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It’s five answers to five questions. Here we go…

1. I’m the interim manager while my boss is out — can I make a play for the job?

I work with a small team of people who historically have only had a team lead. About eight months ago, we hired a true manager for our team for the first time. He was okay. He recently (unexpectedly) left for three months of FMLA leave and I was asked to step into his role with no warning. So far, I’ve been really enjoying the challenge and I think it’s been going really, really well. I’ve had feedback from above and below me that I’m doing a much better job than him and I feel like I have a great rapport with all of the team, and that we’re working really well together. We also just hired a few people who I’m orienting right now, which is also going well.

He’s due back in a month. We don’t know 100% that he is coming back, but my understanding of FMLA is that you are legally required to offer the job back if they return. However, he’s been here less than a year so I’m not even sure true FMLA rules apply yet.

Regardless, this brings me to my question — should I see how this plays out or should I make the case to my boss that I should stay in this role even if my old manager returns? I truly believe it would be better for the team and department. But is that even ethical? Am I being selfish? There’s not a similar leadership role I could move to, so it would probably be this or eventually leave. I may or may not have a say in this, but I’m wondering if I should make my case to my boss or keep my mouth shut and see what happens.

If this is FMLA leave, your company is required to hold your manager’s job for him, even if they find someone they think could do it better. FMLA protection only covers people who have worked at a company for a year, so that may not be in play. But if they’re calling it FMLA, they might have their own internal eligibility rules that are less restrictive than the government’s.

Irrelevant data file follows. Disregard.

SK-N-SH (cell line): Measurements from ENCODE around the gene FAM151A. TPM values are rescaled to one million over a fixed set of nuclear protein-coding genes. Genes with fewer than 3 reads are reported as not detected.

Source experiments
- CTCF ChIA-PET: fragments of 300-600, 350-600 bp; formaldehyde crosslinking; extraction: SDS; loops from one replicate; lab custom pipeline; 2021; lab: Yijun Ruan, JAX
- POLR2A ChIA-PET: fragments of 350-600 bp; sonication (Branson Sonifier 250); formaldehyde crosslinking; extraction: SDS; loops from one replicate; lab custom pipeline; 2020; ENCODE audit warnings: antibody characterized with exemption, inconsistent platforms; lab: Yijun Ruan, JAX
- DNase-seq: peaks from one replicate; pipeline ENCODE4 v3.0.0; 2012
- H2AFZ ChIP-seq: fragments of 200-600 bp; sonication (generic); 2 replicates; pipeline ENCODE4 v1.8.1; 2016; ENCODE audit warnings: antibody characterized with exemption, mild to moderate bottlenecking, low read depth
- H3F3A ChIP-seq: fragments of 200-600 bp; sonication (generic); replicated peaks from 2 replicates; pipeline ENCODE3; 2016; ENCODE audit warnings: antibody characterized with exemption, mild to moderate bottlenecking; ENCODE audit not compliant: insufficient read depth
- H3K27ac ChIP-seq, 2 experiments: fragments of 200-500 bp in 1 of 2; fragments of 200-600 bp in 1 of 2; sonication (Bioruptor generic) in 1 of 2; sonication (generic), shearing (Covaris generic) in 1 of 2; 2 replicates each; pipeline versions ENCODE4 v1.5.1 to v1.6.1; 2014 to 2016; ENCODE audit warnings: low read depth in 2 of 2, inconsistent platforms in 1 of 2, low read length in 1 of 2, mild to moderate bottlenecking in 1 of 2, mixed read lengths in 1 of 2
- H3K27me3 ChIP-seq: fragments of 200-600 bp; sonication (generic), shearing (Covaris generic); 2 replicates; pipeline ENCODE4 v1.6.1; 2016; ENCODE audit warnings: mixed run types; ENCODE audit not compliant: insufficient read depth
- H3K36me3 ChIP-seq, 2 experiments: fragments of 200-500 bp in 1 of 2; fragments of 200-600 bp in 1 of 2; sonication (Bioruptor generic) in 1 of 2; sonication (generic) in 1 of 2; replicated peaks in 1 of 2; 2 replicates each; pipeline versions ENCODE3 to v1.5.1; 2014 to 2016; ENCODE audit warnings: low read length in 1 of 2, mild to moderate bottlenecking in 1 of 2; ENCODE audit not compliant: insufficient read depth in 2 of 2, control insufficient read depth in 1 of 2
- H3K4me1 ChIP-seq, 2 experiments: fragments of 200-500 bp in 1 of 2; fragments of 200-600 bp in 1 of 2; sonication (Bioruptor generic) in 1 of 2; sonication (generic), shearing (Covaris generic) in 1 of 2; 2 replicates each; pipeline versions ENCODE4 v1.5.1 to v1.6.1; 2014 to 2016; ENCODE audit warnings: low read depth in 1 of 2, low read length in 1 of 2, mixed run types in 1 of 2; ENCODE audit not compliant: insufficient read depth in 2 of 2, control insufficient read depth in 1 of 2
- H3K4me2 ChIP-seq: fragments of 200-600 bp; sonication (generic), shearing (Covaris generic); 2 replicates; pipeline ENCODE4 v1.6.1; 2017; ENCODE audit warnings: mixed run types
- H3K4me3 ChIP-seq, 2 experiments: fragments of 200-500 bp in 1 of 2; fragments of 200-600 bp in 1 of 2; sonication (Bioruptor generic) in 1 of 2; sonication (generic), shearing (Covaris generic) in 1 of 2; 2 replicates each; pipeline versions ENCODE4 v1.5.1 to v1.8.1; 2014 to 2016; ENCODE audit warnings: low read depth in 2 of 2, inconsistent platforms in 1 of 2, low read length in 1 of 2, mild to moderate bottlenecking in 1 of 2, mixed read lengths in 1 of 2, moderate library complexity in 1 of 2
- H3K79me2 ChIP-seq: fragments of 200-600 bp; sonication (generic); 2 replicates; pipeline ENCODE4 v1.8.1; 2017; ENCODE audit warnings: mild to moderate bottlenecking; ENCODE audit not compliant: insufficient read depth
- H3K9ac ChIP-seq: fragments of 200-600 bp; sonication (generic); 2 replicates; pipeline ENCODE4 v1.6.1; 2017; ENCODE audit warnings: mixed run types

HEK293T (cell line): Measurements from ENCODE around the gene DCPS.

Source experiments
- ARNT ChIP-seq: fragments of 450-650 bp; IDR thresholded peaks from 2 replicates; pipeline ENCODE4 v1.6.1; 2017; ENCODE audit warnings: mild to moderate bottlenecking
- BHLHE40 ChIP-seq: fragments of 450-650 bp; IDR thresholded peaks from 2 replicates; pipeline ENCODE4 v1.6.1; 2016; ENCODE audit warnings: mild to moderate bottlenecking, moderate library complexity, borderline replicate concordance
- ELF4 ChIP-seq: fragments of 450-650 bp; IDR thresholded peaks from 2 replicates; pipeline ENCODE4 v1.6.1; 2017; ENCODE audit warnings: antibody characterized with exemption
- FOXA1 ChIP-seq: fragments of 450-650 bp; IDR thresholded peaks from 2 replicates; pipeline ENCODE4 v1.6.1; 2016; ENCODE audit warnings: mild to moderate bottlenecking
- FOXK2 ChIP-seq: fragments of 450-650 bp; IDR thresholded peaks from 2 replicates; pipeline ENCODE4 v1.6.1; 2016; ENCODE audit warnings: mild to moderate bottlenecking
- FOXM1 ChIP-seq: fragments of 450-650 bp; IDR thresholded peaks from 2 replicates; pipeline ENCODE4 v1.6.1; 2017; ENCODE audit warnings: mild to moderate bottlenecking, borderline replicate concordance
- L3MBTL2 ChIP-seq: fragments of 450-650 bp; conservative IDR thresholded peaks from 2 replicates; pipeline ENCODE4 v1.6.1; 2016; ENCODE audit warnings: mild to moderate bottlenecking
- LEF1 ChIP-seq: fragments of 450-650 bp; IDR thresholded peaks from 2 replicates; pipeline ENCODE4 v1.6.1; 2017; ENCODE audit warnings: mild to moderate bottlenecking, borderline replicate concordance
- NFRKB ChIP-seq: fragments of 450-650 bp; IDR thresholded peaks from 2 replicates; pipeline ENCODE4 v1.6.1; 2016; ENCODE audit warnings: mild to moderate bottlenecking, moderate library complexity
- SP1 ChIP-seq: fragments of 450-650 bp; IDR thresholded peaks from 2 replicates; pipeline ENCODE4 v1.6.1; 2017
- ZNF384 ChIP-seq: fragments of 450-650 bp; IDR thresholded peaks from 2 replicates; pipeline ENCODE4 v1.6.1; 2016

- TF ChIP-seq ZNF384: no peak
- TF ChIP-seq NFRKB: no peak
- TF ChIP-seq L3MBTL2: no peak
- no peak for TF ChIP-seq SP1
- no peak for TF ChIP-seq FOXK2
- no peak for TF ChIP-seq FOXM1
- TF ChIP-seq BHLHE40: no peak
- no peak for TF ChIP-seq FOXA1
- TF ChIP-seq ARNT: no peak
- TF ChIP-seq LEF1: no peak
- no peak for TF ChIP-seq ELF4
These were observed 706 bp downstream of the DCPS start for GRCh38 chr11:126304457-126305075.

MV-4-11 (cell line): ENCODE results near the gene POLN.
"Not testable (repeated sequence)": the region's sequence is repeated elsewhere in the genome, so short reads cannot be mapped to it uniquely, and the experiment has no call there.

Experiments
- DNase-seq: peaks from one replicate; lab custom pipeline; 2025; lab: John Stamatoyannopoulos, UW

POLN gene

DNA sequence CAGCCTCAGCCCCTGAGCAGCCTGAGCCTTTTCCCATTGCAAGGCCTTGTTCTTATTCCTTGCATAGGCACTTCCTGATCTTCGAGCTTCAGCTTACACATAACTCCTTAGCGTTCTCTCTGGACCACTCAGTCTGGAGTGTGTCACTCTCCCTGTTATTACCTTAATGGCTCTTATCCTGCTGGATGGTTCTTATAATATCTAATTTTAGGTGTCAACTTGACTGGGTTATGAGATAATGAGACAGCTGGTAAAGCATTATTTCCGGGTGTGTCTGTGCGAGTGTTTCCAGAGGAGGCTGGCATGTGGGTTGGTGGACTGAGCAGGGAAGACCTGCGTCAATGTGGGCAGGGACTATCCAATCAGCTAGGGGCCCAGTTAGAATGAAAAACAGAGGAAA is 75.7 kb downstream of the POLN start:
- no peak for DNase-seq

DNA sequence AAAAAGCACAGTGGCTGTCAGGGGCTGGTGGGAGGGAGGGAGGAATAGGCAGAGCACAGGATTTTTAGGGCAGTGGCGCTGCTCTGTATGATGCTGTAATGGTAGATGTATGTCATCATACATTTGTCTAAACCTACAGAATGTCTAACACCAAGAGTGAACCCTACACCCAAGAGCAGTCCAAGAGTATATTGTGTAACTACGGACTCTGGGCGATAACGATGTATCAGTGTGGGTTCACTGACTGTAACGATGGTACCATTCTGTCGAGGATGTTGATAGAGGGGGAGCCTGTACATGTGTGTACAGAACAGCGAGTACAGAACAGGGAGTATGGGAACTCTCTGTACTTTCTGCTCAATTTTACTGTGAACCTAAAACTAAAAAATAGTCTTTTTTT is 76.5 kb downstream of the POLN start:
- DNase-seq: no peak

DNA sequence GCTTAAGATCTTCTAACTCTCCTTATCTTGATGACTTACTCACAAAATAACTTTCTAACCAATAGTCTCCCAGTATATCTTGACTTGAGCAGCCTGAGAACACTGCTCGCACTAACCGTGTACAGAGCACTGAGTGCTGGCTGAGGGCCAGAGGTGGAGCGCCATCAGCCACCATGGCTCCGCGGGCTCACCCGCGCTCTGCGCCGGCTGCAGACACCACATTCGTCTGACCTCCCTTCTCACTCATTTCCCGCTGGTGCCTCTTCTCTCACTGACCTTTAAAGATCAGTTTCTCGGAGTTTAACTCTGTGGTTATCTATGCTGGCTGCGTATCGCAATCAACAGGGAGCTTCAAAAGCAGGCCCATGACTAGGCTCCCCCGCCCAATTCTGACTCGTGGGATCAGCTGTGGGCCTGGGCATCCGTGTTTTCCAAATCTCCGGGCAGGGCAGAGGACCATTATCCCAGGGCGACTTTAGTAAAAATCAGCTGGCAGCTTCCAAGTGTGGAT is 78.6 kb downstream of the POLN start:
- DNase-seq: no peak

Regardless of all that, though, you don’t want to seem like you’re making a play for someone’s job while they’re dealing with serious illness or a family member’s health crisis. That’s the kind of thing that can harm your reputation, follow you around for a long time, and affect how much people trust you. It will also make it harder for you to manage effectively in the long term.

What you can do, though, is to say that you’re very interested in the job should it be open at some point. That’s as explicit as I’d be. If they’re seeing significant improvements under you, they’ll get the point — and from there it’s up to them.

2. Using sick days to get work done at home

At both my current and previous jobs, my company has had the following bad combination: (1) detailed work that needs to get done on a tight deadline, (2) an open office where people interrupt you all day long, and (3) absolutely no working remotely despite pleas from employees.

At my last job, my boss openly acknowledged that he would sometimes use sick leave to stay home and knock out whatever tight-deadline project he was working on. I’ve continued to do this at my new job. I’m lucky because I get enough sick leave that I usually have plenty left over at the end of the year, and it doesn’t pay out so I’m not really “losing” anything by doing this. It does annoy me that this could come back to bite me some day if I had an extended illness — but that possibility seems remote compared to the immediate need. It also involves misleading my boss, which feels wrong. Where do you fall on this practice?

I don’t think you should be using sick leave to work at home. First, as you point out, you might need it for actual sickness at some point — and if you do, you’re not going to be happy that you used it doing work for your company. Second, by doing this, you’re inadvertently helping your company believe its current set-up is working just fine.